Skip to content

Month: November 2019

Applying a Directional Styling in a WPF Application

This ThinkGeo WPF ApplyDirectionPointStyleForLineStyle functionality for .NET Core will guide you through drawing lineStyles in the form of directional arrows on a map. The direction Point can be an image or a glyph, it not only rotates the icon across the angle of the road, but also provides a way to customize the rotation of the direction point. The arrows highlighted in the red circle in the following screenshot are customized based on the line’s attributes. This sample supports ThinkGeo UI for WPF version 12.0 Continue reading

Leave a Comment

Using “ClassBreak” styling to create dynamic maps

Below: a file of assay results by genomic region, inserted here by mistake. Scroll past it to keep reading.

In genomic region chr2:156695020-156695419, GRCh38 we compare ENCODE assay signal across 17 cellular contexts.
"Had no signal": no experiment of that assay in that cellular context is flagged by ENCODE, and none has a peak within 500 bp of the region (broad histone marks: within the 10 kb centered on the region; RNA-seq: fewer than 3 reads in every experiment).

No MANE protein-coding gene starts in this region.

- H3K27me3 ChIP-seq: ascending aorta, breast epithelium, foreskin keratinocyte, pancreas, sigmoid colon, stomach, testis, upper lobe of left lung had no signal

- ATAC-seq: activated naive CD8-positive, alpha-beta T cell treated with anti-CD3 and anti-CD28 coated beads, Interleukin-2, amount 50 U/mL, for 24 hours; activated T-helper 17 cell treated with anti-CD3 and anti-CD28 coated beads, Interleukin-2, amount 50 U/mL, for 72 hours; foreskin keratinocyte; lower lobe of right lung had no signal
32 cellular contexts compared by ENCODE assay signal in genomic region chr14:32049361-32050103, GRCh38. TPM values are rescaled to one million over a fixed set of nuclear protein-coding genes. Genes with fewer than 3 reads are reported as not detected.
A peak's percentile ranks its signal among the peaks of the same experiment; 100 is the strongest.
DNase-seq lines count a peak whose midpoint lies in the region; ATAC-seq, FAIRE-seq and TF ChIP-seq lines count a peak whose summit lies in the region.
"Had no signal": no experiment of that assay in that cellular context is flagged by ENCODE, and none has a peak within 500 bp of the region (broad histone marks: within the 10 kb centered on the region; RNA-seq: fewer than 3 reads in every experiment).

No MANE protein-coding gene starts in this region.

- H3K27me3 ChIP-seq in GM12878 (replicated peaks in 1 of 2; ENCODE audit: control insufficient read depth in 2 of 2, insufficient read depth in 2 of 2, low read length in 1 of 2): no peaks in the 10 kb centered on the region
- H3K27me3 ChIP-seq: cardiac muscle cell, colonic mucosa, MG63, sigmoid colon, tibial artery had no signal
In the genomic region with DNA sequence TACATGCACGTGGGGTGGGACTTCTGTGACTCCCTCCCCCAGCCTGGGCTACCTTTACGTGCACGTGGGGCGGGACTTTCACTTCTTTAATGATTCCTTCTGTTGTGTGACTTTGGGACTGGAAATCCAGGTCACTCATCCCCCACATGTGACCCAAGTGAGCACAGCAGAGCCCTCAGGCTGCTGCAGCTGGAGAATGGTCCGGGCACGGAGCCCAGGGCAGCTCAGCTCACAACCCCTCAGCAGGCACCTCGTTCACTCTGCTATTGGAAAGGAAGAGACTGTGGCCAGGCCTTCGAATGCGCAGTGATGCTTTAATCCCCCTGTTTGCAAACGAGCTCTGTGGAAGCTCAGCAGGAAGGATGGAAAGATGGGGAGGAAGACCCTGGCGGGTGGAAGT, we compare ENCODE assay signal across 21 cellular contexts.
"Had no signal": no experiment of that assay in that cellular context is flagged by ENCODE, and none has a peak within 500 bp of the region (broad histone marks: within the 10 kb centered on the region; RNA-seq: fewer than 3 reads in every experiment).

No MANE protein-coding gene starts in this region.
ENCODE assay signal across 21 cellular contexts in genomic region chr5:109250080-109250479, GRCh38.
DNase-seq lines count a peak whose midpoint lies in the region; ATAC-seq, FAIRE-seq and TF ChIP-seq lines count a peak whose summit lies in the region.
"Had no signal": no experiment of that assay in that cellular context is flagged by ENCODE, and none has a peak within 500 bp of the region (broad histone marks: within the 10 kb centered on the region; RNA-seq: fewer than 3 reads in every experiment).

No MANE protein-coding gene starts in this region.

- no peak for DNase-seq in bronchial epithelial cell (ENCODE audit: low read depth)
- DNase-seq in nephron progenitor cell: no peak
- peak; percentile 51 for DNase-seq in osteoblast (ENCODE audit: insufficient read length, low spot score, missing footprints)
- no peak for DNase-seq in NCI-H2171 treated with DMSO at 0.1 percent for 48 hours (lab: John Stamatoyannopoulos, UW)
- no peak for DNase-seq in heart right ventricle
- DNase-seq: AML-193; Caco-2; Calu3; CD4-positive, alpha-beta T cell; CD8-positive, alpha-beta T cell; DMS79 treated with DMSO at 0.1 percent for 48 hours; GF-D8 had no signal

In this project you will see how to use the ClassBreakStyle to group and render features by values. ClassBreakStyle is a useful technique as it allows you to group various features by the specified values, then applies differently style to the feature groups. One of the first steps in creating an interactive map that highlights different classes of data is creating unique iconography to translate that onto the map.

For a hands-on demo of the code please visit the ThinkGeo Github page and download the sample today. Continue reading

Leave a Comment

Using WPF “TextStyling” with ThinkGeo UI

When you think of displaying points on a map, usually you think of representing them with symbols or icons. ThinkGeo’s PointStyle class is typically employed here, but what if you have a font containing symbols you want to use? In our ThinkGeo’s latest sample available on GitHub, we demonstrate how to do exactly that, using the TextStyle class instead of PointStyle. For the symbol font, we’re using our own Map Icons Web Font which you can download and use freely in your applications, or you can load your own custom .ttf Continue reading

Leave a Comment